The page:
The Compleat Angler is a celebration of the art and spirit of fishing in prose and verse. Walton did not profess to be an expert with the fly, but in the use of the live worm, the grasshopper and the frog "Piscator" could speak as a master. There were originally only two interlocutors in the opening scene, "Piscator" and "Viator"; but in the second edition, as if in answer to an objection that "Piscator" had it too much in his own way in praise of angling, he introduced the falconer, "Auceps," changed "Viator" into "Venator" and made the new companions each dilate on the joys of his favourite sport.
John Mead Gould
Advice on camp gear, clothing, cooking, hiking, and other topics. Much of the book remains good and sensible advice today, but modern readers may be amused by Maj. Gould's few remarks on ladies, who "must be cared for more tenderly than men."
In this book Mathewson is telling the reader of the game as it is played in the Big Leagues.... It’s as good as his pitching and some exciting things have happened in the Big Leagues, stories that never found their way into the newspapers. Matty has told them. This is a true tale of Big Leaguers, their habits and their methods of playing the game, written by one of them.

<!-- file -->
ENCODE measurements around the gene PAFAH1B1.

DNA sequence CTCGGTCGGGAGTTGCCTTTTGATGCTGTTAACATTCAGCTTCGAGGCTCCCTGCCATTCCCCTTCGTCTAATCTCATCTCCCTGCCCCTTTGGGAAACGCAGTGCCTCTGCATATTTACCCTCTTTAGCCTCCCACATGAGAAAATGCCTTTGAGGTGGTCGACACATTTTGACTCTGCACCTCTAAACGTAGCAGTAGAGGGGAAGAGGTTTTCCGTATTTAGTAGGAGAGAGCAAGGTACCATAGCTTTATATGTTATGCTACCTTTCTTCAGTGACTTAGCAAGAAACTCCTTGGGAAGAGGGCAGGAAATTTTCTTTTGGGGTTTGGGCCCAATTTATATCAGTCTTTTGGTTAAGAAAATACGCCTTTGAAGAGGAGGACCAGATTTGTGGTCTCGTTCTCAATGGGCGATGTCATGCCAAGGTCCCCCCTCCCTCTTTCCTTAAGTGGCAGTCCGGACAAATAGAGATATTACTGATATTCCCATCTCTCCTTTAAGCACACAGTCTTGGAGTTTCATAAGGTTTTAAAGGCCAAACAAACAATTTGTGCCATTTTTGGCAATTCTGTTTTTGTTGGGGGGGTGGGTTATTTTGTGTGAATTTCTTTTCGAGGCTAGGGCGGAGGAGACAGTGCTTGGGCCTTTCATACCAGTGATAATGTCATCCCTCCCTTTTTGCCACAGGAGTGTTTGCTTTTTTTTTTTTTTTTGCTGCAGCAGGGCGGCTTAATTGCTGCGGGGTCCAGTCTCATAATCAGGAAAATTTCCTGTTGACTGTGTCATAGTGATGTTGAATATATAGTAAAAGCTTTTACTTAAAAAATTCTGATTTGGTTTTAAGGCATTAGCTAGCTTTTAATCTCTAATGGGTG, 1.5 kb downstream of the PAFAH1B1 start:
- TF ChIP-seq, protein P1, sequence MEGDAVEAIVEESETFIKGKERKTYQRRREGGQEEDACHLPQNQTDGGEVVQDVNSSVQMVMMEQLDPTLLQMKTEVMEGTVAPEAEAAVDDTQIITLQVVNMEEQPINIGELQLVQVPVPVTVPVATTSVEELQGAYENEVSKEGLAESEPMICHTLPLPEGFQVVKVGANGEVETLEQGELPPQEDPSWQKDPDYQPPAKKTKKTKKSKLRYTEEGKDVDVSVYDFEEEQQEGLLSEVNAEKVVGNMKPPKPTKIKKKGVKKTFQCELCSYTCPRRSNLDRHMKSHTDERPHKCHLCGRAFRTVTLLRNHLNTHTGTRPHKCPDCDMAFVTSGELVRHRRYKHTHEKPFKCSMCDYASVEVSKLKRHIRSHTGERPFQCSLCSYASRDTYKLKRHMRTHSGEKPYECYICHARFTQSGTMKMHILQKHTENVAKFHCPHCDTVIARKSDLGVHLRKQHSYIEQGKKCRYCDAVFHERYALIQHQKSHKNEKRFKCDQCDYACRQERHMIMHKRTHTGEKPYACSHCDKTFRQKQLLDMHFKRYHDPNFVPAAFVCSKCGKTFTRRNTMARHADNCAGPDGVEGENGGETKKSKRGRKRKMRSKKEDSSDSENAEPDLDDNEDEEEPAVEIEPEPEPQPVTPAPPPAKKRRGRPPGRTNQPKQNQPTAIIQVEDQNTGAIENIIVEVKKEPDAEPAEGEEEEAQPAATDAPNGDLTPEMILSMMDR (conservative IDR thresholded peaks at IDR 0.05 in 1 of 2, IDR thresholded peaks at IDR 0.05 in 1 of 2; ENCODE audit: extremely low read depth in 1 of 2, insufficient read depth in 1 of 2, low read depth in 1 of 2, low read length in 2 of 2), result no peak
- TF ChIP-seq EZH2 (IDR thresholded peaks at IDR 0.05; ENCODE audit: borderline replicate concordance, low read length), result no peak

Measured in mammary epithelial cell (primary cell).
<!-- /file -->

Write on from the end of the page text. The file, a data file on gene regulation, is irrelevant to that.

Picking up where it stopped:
Edwards, William Hanford
A book reminiscent of the days when football was gaining popularity in America by MHAIJH85
George S. Anderson
The first book published by The Boone and Crockett Club founded by Theodore Roosevelt and George Grinnell, who declared in their Editors Note: "Hunting big game in the wilderness is, above all things, a sport for a vigorous and masterful people. The rifle-bearing hunter, whether he goes on foot or on horseback, whether he voyages in a canoe or travels with a dog-sled, must be sound of body and firm of mind, and must possess energy, resolution, manliness, self-reliance, and capacity for hardy self-help. In short, the big-game hunter must possess qualities without which no race can do its life-work well; and these are the very qualities which it is the purpose of this Club, so far as may be, to develop and foster."
A bit outdated as to the equipment they used, this book is nevertheless an intense look at the west in early days, and at the beginnings of the conservationist movement in America. Each chapter focuses on a different animal, from buffalo, mountain goat, elk, pronghorn sheep, grizzlies, etc., indigenous peoples, different areas like the Rockies and Yellowstone, and it still captures the essence of the spirit of the hunt.